My anxiety leading up to the day was a bit much to handle but the look on her face and the way she talked about it and how excited she was truly helped to calm my nerves down.
The first day.
She woke up bright and early ready to hit the ground running to school. She asked every fifteen minutes until she went if it was time to go. She got herself dressed and came out of her room with such a prideful look on her face. She got her snacks out of the fridge and put them in her backpack. She was ready, and I mean READY! As I pulled up to the school I had so many feelings, part of me wanted to just drive away and say to her “sorry we can’t go” but I knew that wouldn’t be right to do to her. I knew she still was so excited about this new venture. I held her hand up the stairs and we waited for the teacher to come out and welcome all the kids inside. I was a ball of nerves still hoping I wouldn’t cry like a baby when I said “goodbye” to her. The teacher was so amazing, super welcoming to Harlow and me, asking all about her and why she was attending and asking if I was okay. How do I even answer that? Am I okay? I don’t know if I’ve ever really been okay. If you asked me if I’m a basket case I would defiantly have to answer “yes” but that’s not new information.
I talked with the teacher and made sure she was aware of Harlow’s journey and asked all about the rules and expectations of kids that are sick attending school. She calmed my nerves a bit assuring me they do their very best to turn away any children that show signs of being sick and don’t allow them to attend school. That was a huge relief for me, as soon as she said that I was more focused on the fact that I’m leaving my child with a stranger, something I have never done. Harlow ran back to me again to give me a forth hug and say she was going to be fine. I walked out and back down the stairs remembering walking up the stairs holding her hand. Que the tears, and I mean tears. I sat in the truck having a bit of a moment with myself, questioning if I had made the right decision about this and if it was the right choice for her as well. Is she going to be ok? Is she feeling ok? Is she driving them nuts with how much she talks? All of it was running through my head. As I sat there with tears running down my face I was so damn proud of myself and her. We have been through a lot this year and look at our lives right now. Look at how much she’s improved. I hold onto these moments that she’s living life as normal as possible and she’s not in a hospital bed. I cherish the moments she’s truly happy and not talking medications or going to doctor appointments. She’s just being Harlow.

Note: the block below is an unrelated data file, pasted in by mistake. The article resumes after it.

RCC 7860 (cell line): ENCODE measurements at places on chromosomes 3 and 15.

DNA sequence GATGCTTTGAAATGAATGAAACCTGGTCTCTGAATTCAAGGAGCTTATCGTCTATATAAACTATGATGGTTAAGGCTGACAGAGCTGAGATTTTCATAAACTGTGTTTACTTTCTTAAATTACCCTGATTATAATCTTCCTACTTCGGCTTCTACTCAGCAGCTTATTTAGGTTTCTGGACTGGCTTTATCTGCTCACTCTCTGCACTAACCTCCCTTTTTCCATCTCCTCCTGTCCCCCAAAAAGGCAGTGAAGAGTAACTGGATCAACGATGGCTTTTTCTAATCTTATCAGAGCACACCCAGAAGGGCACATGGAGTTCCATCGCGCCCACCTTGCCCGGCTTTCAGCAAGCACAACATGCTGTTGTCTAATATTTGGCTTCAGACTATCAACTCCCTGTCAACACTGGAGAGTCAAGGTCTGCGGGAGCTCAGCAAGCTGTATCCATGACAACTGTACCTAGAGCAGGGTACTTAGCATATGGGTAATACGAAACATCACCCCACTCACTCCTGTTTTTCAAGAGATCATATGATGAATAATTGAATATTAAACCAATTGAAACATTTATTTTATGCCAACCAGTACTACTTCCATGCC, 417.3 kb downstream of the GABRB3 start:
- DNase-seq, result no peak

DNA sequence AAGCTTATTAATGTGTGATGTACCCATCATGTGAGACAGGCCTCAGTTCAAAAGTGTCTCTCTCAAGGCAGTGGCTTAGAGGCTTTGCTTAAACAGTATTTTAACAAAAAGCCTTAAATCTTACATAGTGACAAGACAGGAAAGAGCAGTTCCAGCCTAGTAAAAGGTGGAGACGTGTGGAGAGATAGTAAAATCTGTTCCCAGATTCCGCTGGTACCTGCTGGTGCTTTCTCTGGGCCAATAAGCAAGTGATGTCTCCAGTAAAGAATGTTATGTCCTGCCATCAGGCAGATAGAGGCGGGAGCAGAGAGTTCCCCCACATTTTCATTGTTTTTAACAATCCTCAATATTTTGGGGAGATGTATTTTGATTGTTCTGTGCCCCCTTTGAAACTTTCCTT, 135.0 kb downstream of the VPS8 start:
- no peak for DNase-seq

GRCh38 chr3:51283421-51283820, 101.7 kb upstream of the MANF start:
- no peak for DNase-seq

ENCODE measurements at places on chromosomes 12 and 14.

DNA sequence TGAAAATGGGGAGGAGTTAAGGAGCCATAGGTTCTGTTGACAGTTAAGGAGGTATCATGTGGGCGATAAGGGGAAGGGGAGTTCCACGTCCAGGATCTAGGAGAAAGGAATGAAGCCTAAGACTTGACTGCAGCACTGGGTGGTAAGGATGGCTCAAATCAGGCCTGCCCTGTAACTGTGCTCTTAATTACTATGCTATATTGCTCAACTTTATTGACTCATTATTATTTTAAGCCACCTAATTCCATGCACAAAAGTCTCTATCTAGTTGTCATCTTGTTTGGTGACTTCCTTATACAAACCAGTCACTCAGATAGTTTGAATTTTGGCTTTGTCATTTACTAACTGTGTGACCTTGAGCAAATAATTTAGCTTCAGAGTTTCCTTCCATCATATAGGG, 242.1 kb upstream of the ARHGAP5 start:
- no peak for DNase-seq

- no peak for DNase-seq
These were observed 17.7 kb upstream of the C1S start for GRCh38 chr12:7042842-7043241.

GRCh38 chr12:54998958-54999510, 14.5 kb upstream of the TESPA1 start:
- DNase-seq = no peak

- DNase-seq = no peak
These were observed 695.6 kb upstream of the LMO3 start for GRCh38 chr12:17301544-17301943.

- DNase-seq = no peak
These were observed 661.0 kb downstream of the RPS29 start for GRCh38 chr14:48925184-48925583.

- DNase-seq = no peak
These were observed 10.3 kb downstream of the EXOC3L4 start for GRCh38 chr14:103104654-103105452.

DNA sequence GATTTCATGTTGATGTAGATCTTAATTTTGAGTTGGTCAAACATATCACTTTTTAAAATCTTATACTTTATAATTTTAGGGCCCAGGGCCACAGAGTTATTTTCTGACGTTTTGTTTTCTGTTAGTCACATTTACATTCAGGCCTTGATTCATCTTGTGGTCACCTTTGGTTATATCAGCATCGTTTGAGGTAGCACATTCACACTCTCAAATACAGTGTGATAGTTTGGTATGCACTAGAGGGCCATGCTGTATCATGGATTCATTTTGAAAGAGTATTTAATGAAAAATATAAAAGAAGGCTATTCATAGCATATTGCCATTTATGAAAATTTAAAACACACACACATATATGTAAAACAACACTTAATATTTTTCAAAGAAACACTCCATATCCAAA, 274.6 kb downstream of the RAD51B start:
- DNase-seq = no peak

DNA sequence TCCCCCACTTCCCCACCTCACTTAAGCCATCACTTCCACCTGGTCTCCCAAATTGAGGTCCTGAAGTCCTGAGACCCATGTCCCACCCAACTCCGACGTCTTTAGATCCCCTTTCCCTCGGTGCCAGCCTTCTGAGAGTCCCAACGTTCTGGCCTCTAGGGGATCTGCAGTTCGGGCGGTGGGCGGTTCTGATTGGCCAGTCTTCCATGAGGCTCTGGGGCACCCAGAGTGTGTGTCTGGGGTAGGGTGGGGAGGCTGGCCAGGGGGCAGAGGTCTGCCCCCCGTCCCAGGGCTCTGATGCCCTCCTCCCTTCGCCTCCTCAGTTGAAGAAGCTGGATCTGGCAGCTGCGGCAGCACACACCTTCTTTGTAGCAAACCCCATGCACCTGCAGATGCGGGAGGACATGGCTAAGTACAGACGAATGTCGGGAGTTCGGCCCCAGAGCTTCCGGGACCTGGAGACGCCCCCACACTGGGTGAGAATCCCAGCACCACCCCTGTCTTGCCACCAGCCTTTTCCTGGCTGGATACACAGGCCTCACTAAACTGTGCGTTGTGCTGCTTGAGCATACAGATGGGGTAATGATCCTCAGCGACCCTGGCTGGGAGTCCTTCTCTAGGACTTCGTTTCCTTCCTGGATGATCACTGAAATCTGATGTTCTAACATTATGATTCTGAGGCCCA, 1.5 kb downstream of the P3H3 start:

I’m so excited to see what this school year is like for her, the friends she meets and the things she will learn. I think this is such a huge part of us moving on the best we can, putting one-foot in front of the other and really allowing her and us to embrace the everyday. Enjoying freedom and the health she has today. Remembering tomorrow is not promised to us and that things can change so very quickly just like they did back on Aug.9/2017